It’s the end of the year, so it’s time for still another mindless list of favorites – maintaining a cloying, egotistical annual tradition throughout the media. Once again, here are my self-imposed rules: I’m only listing series that either were ongoing or ran more than six issues, I’m not listing graphic novels or reprints as both compete under different criteria, I’m not covering Internet-only projects as I’d be yanking the rug out from under my pal Glenn Hauman, and I’m listing only nine because tied for tenth place would be about two dozen other titles and I’ve only got so much bandwidth. Besides, “nine” is snarky and when it comes to reality, I am one snarky sumbytch – but only for a living. On Earth-Prime, I’m really a sweet, kind, understanding guy.
Having said all that, let’s open that hermetically sealed jar on the porch of Funk and Wagnalls and start.
1. Manhattan Projects. If I had to write a Top 9 of the Third Millennium list, I’d be hard pressed not to include this title. It’s compelling, it’s different, it’s unpredictable and it’s brilliantly executed by writer Jonathan Hickman and artist Nick Pitarra. It turns out the scientists and the military leaders behind the creation and the execution of the Atomic Bomb had a lot more in mind than just nuking Japan… a lot more. And their plans run decades longer than World War II. Based largely upon real-life individuals who are too dead to litigate, each person seems to have his own motivations, his own ideas for execution, and his own long-range plan for how to develop the future. Yet the story never gets bogged down in political posturing or self-amusing cuteness – the latter being a real temptation for many creators. Each issue gives us the impression there’s more than meets the eye; each successive issue proves there most certainly was. If the History Channel spun off a Paranoia Network, Manhattan Projects would be its raison d’être.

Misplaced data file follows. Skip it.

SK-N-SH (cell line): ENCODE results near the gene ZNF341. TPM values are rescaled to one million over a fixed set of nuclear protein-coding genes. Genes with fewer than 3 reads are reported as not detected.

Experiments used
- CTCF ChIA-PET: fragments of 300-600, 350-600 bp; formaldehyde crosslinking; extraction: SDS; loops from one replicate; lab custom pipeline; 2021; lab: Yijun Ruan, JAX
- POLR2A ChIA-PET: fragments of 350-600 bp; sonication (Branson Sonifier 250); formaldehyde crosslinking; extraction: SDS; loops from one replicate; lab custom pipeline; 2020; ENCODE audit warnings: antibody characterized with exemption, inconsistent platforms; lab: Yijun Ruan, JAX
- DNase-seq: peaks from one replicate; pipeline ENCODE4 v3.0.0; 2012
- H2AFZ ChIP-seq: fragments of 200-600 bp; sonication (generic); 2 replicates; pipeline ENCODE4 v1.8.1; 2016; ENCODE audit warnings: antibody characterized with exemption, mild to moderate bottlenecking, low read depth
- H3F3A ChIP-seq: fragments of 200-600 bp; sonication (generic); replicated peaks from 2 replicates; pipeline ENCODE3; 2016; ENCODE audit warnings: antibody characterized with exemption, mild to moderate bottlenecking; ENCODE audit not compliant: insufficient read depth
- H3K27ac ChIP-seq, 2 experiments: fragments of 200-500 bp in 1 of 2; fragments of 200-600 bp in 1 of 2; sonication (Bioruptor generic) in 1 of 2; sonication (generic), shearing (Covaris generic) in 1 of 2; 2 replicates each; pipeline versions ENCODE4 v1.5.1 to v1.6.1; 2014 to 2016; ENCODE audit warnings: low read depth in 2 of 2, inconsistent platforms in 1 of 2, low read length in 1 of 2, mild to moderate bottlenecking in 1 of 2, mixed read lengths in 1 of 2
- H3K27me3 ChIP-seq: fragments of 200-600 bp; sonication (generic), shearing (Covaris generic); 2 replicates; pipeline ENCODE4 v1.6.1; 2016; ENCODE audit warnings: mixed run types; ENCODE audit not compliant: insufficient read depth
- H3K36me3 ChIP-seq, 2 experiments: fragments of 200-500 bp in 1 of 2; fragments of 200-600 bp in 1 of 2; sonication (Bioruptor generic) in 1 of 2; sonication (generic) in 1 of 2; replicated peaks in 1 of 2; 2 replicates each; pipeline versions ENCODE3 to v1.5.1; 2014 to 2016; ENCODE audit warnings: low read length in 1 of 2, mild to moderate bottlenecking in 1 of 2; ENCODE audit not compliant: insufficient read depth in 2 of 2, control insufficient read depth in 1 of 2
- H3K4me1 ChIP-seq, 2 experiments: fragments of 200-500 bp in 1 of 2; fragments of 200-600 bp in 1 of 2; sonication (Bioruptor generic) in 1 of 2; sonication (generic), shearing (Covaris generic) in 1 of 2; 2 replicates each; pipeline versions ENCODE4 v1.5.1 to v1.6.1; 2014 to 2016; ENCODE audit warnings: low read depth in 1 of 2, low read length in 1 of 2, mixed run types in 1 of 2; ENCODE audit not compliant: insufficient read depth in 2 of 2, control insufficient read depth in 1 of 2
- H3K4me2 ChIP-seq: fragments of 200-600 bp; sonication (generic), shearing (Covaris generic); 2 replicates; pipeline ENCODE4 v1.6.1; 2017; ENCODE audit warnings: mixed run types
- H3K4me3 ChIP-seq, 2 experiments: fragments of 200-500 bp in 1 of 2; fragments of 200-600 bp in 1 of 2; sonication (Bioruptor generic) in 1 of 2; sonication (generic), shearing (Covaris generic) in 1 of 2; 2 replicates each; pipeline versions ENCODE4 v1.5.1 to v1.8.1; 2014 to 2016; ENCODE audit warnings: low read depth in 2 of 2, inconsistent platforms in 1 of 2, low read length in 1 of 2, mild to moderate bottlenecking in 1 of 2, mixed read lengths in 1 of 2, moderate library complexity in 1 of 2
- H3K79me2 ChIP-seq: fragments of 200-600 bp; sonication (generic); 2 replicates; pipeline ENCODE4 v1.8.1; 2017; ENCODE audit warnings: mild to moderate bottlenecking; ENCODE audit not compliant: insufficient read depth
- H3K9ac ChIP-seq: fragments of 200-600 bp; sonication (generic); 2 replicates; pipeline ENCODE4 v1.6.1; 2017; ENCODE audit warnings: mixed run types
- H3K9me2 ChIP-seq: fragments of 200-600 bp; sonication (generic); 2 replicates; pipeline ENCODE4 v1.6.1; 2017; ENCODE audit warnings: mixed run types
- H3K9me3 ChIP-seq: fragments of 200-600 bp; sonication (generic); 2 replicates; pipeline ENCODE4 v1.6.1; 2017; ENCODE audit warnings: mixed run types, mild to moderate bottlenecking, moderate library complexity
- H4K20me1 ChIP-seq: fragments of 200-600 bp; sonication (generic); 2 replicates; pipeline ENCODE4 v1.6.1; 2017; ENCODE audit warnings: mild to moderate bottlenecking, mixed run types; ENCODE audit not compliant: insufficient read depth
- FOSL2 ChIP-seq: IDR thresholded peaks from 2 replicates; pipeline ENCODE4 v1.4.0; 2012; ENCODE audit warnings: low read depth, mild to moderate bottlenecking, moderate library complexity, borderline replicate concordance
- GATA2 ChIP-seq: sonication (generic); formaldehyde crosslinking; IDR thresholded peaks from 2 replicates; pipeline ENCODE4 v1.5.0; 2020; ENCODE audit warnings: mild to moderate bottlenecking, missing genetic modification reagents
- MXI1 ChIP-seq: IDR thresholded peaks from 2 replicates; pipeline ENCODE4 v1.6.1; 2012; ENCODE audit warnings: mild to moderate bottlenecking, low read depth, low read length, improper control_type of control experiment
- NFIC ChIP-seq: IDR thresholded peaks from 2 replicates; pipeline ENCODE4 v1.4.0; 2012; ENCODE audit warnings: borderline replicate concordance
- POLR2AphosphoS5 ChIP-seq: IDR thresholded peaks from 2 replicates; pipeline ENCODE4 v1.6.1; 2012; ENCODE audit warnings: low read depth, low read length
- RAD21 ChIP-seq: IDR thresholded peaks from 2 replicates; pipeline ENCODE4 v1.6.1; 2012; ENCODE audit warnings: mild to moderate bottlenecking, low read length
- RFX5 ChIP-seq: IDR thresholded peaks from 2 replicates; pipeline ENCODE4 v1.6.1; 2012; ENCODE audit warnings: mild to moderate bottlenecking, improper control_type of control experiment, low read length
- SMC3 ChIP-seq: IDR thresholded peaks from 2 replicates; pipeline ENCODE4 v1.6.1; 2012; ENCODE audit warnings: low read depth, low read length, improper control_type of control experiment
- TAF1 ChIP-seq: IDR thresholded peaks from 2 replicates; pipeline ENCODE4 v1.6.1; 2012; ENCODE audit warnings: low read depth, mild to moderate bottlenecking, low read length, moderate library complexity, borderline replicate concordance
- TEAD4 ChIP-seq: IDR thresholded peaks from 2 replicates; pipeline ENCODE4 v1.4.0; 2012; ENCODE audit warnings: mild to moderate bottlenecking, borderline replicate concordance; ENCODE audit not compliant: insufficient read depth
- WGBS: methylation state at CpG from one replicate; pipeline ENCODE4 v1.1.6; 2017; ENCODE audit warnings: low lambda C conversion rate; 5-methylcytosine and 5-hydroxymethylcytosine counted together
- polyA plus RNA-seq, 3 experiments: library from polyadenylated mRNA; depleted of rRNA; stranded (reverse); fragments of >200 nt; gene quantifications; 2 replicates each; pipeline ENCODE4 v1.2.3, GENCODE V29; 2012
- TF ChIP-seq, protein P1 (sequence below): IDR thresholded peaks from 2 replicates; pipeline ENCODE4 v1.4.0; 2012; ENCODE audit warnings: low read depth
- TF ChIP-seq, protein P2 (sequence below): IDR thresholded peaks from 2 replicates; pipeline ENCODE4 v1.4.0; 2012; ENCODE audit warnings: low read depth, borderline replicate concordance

2. Hawkeye. If you’ll pardon the pun, Hawkeye has never been more than a second-string character. An interesting guy with an involving backstory and enough sexual relationships to almost fill a Howard Chaykin mini-series, this series tells us what Clint Barton does when he’s not being an Avenger or a S.H.I.E.L.D. camp follower. It turns out Clint leads a normal-looking life that gets interfered with by people who think Avengers should be Avengers 24/7. He’s also got a thing going with the Young Avenger who was briefly Hawkeye. Matt Fraction and David Aja bring forth perhaps the most human interpretation of a Marvel character in a long, long while. Hawkeye might be second-string, but Clint Barton most certainly is not.
3. Captain Marvel. Another second-string character. Despite some absolutely first-rate stories (I’m quite partial to Jim Starlin’s stuff, as well as anything Gene Colan or Gil Kane ever put pencil to paper), the guy/doll never came close to the heritage of its namesake. This may have changed. A true role model for younger female readers and a very military character who uniquely humanizes the armed forces, Carol Danvers finally soars under writer Kelly Sue DeConnick and artist Dexter Soy – both as a superhero and as a human being. DeConnick doesn’t qualify as “new” talent, but this certainly is a breakthrough series that establishes her as a truly major player… as it does Marvel’s Captain Marvel.